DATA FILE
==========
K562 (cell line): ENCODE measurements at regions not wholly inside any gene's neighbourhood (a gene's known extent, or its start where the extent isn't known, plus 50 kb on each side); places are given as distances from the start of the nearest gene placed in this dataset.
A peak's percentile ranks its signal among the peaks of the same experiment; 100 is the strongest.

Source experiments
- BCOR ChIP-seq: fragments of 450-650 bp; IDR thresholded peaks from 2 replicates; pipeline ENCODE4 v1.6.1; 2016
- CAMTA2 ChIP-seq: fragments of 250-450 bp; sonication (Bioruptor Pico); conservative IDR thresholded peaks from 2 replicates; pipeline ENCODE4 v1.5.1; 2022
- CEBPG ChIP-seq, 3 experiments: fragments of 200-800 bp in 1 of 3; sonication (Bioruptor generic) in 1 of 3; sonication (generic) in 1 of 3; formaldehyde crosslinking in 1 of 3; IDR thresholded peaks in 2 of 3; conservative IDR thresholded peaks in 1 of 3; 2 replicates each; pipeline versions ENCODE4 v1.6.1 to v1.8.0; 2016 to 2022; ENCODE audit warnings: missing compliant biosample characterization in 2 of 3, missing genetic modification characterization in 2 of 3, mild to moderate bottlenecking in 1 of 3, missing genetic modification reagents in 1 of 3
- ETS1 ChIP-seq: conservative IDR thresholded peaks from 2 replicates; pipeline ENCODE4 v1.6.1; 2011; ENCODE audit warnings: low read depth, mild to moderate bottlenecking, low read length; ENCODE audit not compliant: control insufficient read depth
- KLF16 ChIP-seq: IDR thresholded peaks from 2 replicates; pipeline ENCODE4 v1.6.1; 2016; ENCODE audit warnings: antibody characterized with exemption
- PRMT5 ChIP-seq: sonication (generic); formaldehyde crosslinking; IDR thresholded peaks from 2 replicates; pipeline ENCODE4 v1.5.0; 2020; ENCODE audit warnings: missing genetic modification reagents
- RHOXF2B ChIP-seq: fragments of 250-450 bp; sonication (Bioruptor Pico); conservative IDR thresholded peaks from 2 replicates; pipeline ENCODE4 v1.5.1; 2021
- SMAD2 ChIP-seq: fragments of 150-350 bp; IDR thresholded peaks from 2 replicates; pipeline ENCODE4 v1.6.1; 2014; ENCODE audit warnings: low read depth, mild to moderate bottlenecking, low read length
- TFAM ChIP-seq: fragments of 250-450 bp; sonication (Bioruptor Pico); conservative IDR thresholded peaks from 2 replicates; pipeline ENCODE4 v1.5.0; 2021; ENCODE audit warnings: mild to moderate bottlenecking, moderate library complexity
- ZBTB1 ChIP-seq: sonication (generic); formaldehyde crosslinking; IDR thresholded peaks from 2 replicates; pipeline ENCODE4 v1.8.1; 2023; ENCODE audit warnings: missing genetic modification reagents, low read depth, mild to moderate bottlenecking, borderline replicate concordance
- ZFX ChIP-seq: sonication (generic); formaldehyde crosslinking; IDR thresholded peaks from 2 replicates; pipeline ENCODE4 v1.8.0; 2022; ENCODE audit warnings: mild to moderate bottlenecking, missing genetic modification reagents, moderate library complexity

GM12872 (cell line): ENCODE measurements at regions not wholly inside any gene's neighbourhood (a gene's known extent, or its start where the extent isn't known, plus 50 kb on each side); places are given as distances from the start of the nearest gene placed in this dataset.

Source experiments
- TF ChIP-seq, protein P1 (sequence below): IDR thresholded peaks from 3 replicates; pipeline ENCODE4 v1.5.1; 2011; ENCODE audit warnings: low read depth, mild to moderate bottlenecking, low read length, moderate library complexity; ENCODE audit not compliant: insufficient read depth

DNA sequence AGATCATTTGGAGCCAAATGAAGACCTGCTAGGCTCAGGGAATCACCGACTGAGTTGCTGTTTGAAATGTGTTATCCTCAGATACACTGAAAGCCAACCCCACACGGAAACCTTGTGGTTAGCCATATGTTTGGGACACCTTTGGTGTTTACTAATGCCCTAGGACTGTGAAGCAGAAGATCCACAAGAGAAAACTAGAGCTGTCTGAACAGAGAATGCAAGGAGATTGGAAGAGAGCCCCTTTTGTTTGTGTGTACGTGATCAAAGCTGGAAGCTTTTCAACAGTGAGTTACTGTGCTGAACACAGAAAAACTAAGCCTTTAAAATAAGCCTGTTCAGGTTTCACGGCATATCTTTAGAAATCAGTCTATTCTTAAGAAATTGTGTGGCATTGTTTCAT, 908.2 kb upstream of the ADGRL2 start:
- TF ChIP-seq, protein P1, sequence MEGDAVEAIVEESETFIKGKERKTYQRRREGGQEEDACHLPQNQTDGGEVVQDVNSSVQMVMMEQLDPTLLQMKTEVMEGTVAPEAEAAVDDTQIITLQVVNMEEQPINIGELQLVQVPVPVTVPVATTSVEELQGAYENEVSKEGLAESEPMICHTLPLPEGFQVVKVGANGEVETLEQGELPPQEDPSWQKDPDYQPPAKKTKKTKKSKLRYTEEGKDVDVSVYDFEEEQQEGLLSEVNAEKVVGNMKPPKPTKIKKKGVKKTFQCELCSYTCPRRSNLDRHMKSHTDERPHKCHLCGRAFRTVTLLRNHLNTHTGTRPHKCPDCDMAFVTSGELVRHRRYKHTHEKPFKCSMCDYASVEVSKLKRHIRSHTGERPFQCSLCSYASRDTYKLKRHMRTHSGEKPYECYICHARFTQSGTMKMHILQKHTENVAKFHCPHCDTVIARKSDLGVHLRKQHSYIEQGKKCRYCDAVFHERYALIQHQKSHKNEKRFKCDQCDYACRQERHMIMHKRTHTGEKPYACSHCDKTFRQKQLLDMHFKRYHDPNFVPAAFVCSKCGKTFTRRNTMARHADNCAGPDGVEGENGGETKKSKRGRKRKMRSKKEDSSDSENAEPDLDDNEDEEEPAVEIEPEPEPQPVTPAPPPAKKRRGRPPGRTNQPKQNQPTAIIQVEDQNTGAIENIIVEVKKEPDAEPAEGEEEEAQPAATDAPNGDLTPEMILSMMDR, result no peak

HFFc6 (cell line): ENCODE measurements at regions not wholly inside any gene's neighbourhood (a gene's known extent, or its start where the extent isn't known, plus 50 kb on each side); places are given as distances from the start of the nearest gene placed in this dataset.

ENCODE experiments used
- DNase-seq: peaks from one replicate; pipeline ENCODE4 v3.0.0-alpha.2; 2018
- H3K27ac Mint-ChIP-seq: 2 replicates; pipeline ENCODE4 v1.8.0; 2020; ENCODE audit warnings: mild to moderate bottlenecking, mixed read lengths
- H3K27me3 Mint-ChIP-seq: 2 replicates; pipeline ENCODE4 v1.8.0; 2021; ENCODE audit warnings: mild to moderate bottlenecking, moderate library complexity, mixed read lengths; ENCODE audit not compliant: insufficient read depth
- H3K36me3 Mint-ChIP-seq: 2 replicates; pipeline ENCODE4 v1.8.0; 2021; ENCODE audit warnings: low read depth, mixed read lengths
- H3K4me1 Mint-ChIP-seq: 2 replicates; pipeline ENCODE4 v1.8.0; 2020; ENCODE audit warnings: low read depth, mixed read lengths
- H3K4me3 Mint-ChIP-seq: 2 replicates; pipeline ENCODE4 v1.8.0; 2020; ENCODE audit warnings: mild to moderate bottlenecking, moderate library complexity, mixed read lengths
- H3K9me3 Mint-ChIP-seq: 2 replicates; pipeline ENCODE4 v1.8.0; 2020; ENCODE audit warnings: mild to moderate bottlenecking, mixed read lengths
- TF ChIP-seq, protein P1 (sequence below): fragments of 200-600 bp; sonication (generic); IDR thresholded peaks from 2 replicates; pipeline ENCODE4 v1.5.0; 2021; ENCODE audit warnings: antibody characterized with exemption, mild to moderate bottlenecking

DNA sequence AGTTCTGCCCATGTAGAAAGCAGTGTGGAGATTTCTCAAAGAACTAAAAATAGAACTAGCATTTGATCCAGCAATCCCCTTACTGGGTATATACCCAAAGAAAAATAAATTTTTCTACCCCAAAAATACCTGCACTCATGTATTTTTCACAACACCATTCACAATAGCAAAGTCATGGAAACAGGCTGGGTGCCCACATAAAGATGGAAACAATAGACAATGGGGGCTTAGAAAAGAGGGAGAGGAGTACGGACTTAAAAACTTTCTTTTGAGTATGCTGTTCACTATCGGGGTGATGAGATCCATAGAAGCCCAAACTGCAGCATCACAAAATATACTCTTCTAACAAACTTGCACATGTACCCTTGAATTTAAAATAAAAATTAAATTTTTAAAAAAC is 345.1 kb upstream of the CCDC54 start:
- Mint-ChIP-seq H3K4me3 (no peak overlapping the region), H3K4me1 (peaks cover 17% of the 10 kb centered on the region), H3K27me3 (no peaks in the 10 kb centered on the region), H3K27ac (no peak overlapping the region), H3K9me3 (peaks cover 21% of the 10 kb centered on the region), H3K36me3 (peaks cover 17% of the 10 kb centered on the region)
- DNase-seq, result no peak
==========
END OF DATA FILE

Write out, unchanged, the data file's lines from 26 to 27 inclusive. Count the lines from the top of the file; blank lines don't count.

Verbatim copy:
- H3K4me1 Mint-ChIP-seq: 2 replicates; pipeline ENCODE4 v1.8.0; 2020; ENCODE audit warnings: low read depth, mixed read lengths
- H3K4me3 Mint-ChIP-seq: 2 replicates; pipeline ENCODE4 v1.8.0; 2020; ENCODE audit warnings: mild to moderate bottlenecking, moderate library complexity, mixed read lengths